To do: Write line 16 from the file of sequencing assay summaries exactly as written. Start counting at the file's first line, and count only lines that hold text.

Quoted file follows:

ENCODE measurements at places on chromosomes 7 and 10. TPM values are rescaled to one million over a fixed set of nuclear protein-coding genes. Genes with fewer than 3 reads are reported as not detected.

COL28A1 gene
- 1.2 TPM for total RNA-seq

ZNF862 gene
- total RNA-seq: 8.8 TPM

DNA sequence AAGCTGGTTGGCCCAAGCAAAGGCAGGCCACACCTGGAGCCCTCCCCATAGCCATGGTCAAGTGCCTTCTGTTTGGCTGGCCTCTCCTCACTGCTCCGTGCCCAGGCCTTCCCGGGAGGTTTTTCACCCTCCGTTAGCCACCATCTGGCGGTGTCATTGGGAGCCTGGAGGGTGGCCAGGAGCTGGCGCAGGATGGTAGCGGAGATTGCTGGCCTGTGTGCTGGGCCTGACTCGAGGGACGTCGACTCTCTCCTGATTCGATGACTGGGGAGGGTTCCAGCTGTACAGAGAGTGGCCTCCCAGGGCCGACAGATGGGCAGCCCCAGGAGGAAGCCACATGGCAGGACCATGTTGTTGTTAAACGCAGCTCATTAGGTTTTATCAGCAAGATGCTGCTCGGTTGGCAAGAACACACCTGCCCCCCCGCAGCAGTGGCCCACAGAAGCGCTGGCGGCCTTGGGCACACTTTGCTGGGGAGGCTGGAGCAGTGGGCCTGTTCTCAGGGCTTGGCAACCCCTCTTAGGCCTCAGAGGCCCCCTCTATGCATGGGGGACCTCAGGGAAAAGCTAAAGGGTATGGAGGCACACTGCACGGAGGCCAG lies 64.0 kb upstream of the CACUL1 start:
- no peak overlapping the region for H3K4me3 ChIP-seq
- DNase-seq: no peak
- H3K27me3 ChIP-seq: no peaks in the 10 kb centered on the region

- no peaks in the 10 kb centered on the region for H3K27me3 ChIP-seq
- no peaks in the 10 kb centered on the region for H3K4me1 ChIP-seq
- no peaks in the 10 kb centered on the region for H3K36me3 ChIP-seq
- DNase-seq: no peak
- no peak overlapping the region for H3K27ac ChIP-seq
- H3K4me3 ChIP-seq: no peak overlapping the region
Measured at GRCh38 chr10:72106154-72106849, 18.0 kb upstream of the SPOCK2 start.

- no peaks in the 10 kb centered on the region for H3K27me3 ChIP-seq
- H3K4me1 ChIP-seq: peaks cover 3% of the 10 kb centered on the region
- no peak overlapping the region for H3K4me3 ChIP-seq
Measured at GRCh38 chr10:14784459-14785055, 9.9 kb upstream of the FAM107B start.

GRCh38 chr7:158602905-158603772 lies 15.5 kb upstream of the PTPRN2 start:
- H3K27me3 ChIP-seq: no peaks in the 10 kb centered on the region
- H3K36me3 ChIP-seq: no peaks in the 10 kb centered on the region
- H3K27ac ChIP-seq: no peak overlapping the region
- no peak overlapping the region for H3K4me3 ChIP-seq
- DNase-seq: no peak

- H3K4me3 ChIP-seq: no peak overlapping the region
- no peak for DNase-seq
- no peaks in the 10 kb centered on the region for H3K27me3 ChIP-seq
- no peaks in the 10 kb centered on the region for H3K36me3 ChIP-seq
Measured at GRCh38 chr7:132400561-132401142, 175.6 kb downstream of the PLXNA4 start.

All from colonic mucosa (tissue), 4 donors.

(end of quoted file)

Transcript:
Measured at GRCh38 chr10:72106154-72106849, 18.0 kb upstream of the SPOCK2 start.